Dr. Fell
   A loose translation that sounds more like a jingle has immortalized a noted Oxford scholar, Dr. John Fell, who gave his name to the Fell type faces, which he collected for the University Press. The story that set him apart began in a classroom at Christ Church, Oxford, where Dr. Fell was teaching. Fell was an easy teacher to get along with, for he instigated reforms and tolerated debates in his classroom. However, in one instance a wit named Thomas Brown (1663-1704) had a falling out with this likable teacher. Dr. Fell threatened to expel the student unless he translated a Latin epigram from the satiric Latin poet Martial: "Non amo te, Sabidi, nec possum dicere quare/Hoc tantum possum dicere non amo te," which means, roughly, "I do not love thee, Sabidius, nor can I say why; this much I can say: I do not love you." Tom was up to the task. He improvised with the following paraphrase:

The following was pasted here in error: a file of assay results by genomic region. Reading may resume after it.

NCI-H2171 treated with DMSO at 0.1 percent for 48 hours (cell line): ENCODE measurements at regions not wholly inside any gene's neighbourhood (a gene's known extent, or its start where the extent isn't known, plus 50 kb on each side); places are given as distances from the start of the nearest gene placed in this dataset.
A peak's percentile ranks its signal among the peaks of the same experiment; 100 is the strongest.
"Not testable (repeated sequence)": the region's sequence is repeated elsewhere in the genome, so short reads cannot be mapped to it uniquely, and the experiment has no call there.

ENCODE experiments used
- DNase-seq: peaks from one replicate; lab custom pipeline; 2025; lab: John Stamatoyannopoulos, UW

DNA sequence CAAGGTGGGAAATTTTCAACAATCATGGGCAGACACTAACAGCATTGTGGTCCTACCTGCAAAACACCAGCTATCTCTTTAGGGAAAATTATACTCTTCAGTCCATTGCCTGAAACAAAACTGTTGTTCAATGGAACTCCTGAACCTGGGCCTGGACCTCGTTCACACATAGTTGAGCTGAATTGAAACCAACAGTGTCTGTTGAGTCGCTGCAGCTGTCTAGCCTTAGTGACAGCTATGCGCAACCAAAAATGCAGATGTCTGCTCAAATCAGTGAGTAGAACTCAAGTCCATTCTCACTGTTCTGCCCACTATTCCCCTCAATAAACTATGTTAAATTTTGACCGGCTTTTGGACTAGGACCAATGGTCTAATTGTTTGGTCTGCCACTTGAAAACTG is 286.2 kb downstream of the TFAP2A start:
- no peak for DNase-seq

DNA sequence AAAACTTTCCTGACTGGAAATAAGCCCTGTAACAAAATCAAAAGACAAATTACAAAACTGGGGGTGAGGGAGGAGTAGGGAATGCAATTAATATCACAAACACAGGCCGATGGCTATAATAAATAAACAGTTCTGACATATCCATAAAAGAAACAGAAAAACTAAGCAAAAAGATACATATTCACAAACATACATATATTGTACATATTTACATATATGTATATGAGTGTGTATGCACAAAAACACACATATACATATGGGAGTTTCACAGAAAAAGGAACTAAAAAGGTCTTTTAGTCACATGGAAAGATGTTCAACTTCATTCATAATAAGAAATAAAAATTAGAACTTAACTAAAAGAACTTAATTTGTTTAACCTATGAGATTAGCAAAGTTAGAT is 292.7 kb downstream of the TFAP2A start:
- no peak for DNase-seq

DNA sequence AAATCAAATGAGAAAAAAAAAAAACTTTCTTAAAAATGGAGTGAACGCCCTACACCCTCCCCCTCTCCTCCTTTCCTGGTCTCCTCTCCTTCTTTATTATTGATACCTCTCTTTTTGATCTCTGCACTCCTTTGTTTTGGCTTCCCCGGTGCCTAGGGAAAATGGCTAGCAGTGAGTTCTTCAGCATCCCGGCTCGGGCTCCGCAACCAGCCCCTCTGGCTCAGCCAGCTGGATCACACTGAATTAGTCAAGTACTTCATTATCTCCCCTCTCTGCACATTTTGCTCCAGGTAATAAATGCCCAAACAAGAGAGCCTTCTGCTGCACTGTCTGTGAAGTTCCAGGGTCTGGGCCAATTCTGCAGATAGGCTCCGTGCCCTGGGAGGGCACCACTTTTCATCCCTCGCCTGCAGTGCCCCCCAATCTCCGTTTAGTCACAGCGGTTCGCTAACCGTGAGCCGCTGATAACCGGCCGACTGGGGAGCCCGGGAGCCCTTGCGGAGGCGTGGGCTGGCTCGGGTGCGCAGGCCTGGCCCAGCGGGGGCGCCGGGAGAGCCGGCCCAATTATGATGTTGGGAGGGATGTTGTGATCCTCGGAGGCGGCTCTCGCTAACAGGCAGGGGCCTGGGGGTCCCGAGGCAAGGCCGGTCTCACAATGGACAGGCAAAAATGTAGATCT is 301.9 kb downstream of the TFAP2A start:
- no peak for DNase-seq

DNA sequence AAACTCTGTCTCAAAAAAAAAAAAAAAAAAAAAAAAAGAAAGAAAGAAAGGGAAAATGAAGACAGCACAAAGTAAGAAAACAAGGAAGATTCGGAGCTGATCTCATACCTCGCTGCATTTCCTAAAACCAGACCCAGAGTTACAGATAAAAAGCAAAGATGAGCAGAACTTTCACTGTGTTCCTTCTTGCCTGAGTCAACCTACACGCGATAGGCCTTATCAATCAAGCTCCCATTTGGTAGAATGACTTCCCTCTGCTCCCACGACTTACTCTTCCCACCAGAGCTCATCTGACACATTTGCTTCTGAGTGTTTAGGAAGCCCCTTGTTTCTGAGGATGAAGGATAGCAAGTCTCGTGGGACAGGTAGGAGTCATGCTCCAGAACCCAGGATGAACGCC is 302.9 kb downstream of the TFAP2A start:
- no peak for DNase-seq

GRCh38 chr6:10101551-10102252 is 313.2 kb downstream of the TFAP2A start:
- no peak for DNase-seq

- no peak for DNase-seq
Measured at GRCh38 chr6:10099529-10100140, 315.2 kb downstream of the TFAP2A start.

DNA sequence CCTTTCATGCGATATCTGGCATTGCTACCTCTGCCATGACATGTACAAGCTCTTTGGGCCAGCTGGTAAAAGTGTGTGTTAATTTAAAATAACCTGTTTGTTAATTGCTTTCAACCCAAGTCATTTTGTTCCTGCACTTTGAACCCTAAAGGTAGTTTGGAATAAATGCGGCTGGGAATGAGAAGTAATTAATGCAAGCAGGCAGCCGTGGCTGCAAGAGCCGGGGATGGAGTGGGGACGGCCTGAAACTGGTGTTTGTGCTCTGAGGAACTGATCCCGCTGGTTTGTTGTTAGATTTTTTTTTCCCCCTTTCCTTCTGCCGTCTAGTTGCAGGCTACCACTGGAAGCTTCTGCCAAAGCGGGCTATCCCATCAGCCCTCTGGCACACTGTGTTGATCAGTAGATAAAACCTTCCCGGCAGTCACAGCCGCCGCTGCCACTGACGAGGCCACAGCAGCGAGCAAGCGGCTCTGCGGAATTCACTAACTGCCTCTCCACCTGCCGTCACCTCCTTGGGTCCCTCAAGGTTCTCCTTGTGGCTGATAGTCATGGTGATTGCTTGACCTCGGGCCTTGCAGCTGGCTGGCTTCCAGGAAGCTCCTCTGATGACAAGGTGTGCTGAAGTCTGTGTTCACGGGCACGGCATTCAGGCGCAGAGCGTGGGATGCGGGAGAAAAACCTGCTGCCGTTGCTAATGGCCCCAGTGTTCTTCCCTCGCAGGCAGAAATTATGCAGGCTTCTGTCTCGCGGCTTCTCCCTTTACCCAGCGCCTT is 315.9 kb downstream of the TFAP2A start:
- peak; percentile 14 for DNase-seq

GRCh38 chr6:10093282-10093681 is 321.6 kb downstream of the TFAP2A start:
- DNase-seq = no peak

I do not love thee, Dr. Fell;
The reason why I cannot tell;
But this I know, and know full well— I do not love thee, Dr. Fell.
   Dr. Fell good-naturedly received the paraphrase and remitted the punishment. The jingle has thrived, and so has the name of Dr. Fell, but Tom Brown has been completely forgotten, perhaps because the satirical verse on Dr. Fell was the only one he ever wrote that captured the public's imagination.

Dictionary of eponyms. . 2013.

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